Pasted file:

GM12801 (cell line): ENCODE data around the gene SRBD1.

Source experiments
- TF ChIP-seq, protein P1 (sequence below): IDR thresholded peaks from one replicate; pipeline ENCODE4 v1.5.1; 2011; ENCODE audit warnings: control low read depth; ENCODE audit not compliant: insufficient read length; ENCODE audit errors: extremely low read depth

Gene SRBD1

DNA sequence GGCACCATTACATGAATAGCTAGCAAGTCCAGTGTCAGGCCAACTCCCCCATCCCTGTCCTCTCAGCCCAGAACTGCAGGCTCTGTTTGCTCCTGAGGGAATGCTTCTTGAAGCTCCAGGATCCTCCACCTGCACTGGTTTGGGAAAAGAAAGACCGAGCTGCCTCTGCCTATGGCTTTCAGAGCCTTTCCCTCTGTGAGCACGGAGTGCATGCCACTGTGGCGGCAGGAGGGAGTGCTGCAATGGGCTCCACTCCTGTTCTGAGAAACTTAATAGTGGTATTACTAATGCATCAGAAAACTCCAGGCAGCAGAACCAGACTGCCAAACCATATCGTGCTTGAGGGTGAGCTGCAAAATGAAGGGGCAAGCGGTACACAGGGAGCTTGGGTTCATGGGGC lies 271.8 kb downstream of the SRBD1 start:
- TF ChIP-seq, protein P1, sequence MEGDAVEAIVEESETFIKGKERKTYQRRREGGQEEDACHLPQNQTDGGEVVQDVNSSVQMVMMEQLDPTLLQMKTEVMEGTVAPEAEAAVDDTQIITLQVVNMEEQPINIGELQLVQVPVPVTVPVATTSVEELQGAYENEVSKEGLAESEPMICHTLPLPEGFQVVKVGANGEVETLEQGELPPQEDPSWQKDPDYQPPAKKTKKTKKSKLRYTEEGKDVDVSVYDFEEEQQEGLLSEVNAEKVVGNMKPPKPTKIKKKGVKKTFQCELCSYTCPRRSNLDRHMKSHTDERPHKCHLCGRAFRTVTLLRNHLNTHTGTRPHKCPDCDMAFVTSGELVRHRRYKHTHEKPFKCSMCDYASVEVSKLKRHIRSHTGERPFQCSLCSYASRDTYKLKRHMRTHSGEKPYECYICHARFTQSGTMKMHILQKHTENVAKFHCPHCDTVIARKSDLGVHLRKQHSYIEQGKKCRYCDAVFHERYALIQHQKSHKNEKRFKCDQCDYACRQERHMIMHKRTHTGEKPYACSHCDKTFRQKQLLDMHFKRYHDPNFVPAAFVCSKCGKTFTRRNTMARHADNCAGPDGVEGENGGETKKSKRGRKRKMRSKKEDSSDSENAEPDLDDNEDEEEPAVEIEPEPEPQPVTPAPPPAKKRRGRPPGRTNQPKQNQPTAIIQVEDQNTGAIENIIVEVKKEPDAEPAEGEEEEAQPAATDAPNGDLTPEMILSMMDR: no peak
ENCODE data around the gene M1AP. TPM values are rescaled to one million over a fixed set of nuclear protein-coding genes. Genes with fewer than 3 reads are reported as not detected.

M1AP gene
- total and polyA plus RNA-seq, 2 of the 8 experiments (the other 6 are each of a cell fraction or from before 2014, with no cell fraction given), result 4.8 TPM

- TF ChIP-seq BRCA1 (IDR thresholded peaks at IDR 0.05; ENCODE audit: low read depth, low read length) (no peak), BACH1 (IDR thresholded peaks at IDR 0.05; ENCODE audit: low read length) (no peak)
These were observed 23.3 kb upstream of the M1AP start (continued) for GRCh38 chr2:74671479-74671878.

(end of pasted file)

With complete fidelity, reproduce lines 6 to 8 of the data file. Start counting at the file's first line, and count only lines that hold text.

- TF ChIP-seq, protein P1, sequence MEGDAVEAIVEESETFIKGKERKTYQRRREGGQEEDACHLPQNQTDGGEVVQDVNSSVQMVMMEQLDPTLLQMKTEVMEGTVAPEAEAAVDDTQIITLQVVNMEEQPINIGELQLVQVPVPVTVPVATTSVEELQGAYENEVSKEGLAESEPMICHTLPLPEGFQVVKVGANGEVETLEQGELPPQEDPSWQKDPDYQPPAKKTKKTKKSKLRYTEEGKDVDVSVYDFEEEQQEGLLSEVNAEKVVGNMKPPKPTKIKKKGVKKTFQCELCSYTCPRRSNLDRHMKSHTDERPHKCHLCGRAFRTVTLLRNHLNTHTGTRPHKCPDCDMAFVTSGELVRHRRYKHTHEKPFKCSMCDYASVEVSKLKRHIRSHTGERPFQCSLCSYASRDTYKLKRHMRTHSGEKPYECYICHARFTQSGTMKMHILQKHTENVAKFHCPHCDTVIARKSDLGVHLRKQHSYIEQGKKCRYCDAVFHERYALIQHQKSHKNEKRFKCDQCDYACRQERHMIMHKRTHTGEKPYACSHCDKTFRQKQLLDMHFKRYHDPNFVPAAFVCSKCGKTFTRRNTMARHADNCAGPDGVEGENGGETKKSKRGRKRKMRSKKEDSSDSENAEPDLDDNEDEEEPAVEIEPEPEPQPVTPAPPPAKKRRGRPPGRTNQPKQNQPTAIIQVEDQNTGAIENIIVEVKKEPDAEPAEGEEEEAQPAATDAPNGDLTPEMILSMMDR: no peak
ENCODE data around the gene M1AP. TPM values are rescaled to one million over a fixed set of nuclear protein-coding genes. Genes with fewer than 3 reads are reported as not detected.

M1AP gene